DebianDog Jessie

The first (and original) version of DebianDog is DebianDog Jessie. There are two 32-bit versions of it. One uses Joe’s Window Manager (JWM) as default and the other uses XFCE. Both systemd and sysvinit are available. There is also a 64-bit version. DebianDog Jessie is based on Debian 8.0 (codename Jessie). Support for Debian 8.0 ends on June 30th, 2020, so install with caution.

TrinityDog StretchDog

StretchDog is based on Debian 9.0 (codename Stretch). It is available in 32 and 64-bit. Openbox is the default window manager, but we can also switch to JWM. Support for Debian 9.0 ends on June 30th, 2022.

BusterDog

BusterDog is interesting. It is based on Debian 10 (codename Buster). It does not use systemd, instead, it uses elogind just like AntiX. Support for Debian 10.0 ends on June 2024.

MintPup

MintPup is based on Linux Mint 17.1. This LiveCD is 32-bit only. You can also access all of the “Ubuntu/Mint repositories using apt-get or synaptic”. Considering that Mint 17 has reached end of life, this version must be avoided.

XenialDog

There are both 32-bit and 64-bit versions of this spin based on the Ubuntu 16.04 LTS. Both versions come with Openbox as default with JWM as an option. Support for Ubuntu 16.04 LTS ends in April of 2021, so install with caution.

TrinityDog

There are two versions of the TrintyDog spin. One is based on Debian 8 and the other is based on Debian 9. Both are 32-bit and both use the Trinity Desktop Environment, thus the name.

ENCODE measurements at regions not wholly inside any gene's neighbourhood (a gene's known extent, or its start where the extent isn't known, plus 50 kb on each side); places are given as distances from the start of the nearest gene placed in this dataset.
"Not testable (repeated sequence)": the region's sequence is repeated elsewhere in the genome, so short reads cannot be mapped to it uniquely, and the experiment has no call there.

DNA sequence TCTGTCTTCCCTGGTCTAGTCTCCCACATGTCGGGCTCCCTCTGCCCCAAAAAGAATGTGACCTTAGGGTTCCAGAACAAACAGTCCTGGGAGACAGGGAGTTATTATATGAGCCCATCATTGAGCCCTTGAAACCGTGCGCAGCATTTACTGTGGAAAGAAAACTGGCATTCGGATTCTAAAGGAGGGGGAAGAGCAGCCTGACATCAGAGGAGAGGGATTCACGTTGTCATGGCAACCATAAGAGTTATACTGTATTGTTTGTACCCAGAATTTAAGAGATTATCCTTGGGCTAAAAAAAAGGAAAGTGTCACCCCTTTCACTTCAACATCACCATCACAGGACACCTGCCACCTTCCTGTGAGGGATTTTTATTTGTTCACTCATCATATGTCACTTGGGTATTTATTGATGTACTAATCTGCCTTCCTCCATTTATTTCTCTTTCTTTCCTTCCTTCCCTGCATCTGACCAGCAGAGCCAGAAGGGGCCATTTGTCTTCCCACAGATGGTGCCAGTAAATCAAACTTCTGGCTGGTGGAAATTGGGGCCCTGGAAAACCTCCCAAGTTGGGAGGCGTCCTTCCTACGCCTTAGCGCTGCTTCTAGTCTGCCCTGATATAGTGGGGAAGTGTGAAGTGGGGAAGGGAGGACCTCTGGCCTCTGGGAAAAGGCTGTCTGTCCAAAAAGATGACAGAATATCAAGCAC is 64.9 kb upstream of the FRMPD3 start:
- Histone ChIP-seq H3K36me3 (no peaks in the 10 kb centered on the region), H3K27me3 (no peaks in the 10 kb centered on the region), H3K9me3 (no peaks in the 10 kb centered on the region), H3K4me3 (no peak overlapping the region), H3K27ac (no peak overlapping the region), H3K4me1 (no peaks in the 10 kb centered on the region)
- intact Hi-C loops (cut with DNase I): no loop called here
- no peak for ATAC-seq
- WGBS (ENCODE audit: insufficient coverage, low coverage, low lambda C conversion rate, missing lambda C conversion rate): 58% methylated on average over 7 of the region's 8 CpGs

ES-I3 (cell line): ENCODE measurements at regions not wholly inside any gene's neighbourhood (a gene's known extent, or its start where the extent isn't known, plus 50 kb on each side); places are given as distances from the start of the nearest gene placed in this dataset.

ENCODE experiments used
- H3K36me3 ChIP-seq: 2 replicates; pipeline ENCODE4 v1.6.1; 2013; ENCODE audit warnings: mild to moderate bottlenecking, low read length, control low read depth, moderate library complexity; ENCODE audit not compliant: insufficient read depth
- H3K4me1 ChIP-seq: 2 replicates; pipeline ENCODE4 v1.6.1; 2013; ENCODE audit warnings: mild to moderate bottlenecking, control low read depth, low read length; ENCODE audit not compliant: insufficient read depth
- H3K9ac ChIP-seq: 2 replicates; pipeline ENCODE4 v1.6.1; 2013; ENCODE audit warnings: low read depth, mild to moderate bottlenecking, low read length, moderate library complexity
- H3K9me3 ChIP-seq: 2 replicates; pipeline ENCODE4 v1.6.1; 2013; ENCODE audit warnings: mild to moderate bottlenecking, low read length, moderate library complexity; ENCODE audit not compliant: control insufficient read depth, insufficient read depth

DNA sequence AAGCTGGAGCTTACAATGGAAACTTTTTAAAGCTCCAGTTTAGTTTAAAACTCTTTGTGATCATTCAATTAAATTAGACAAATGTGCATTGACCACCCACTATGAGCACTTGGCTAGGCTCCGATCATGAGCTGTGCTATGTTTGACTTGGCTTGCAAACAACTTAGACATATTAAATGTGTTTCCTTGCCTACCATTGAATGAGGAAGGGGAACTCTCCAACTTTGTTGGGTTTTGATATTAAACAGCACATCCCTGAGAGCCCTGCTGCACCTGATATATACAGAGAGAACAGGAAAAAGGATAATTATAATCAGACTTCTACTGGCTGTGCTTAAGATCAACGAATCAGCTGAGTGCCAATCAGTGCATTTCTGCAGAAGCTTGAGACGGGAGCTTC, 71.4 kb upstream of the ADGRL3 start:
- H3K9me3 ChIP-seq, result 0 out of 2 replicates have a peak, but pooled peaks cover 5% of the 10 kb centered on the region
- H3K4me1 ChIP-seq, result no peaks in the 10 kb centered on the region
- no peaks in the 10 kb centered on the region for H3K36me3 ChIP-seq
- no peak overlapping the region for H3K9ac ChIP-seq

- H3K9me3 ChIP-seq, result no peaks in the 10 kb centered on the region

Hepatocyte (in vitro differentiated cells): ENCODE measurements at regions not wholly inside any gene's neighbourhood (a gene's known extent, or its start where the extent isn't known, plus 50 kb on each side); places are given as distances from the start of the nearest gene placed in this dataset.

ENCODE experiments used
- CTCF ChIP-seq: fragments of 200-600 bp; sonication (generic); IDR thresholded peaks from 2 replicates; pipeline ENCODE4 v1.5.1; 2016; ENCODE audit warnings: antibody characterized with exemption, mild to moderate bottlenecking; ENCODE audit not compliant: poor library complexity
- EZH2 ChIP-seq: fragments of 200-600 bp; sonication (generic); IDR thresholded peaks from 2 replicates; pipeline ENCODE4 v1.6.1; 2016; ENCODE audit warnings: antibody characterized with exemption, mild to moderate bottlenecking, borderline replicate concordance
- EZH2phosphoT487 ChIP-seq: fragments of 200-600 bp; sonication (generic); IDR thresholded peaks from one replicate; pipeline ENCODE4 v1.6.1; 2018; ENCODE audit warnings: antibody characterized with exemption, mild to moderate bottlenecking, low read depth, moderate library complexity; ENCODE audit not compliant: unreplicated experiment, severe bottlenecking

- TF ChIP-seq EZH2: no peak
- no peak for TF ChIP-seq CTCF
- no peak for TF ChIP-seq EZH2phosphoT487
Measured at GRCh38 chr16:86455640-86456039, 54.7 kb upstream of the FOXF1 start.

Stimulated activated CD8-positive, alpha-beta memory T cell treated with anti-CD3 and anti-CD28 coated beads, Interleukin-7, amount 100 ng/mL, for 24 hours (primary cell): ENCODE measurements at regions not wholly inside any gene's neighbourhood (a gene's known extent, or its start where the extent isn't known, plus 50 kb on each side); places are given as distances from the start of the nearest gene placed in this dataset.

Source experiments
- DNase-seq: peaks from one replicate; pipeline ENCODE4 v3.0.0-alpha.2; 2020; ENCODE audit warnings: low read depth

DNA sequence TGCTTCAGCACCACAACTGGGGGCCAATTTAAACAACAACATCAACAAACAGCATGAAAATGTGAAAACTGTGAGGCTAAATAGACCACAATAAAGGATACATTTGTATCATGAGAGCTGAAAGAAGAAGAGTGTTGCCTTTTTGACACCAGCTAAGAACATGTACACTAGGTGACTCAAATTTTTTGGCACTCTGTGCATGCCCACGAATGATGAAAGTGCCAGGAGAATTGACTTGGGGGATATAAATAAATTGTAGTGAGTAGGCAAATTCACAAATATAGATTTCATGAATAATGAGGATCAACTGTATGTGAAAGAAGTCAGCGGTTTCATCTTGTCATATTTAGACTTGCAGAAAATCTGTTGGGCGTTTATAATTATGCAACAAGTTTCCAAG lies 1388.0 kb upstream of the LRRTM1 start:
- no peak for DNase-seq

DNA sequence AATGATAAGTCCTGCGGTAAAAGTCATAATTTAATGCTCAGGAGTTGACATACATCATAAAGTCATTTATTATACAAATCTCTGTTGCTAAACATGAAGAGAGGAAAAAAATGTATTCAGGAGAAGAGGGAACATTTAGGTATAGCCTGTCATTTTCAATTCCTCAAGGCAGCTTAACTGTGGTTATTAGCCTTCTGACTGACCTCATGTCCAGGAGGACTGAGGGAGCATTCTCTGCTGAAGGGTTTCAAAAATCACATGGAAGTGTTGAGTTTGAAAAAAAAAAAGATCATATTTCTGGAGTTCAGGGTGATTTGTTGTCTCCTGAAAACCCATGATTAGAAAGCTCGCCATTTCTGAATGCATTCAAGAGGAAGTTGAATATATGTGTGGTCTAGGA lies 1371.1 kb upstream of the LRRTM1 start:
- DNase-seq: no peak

BionicDog BionicDog

As you should be able to guess by the name. BionicDog is based on Ubuntu 18.04 LTS. The main version of this spin has both 32 and 64-bit with Openbox as the default window manager. There is also a version that uses the Cinnamon desktop and is only 64-bit.

Final Thoughts

I like any Linux project that wants to make older systems usable. However, most of the operating systems available through DebianDog are no longer supported or nearing the end of their life span. This makes it less than useful for the long run.

I wouldn’t really advise to use it on your main computer. Try it in live USB or on a spare system. Also, you can create your own LiveCD spin if you want to take advantage of a newer base system.

Somehow I keep on stumbling across obscure Linux distributions like FatDog64, 4M Linux and Vipper Linux. Even though I may not always recommend them to use, it’s still good to know about the existence of such projects.

What are your thoughts on the DebianDog? What is your favorite Puppy-syle OS? Please let us know in the comments below.

If you found this article interesting, please take a minute to share it on social media, Hacker News or Reddit.

Linux Mint’s Debian Variant LMDE 4 Released With New Features and Improvements

Saturday 21st of March 2020 07:02:03 AM

Brief: Linux Mint’s Debian variant LMDE 4 has been released with Debian 10 Buster as the base. Check out what’s new feature this new release brings.

Most people know that Linux Mint is based on Ubuntu but not many people know that Linux Mint also has Debian-based variant. It is called LMDE which stands for Linux Mint Debian Edition.

Linux Mint team has just announced the release of LMDE version 4 codenamed Debbie. It is based on Debian 10 Buster release.

As with Debian, LMDE also focuses on stability . Which also means that you might not get the latest versions of many software and libraries. That’s a trade off between stability and freshness.

New features in LMDE 4 “Debbie” LMDE 4 Debbie Cinnamon

Here are some of the main new features in LMDE 4:

  • Revamped installer
  • Support for secure boot
  • Support for NVMe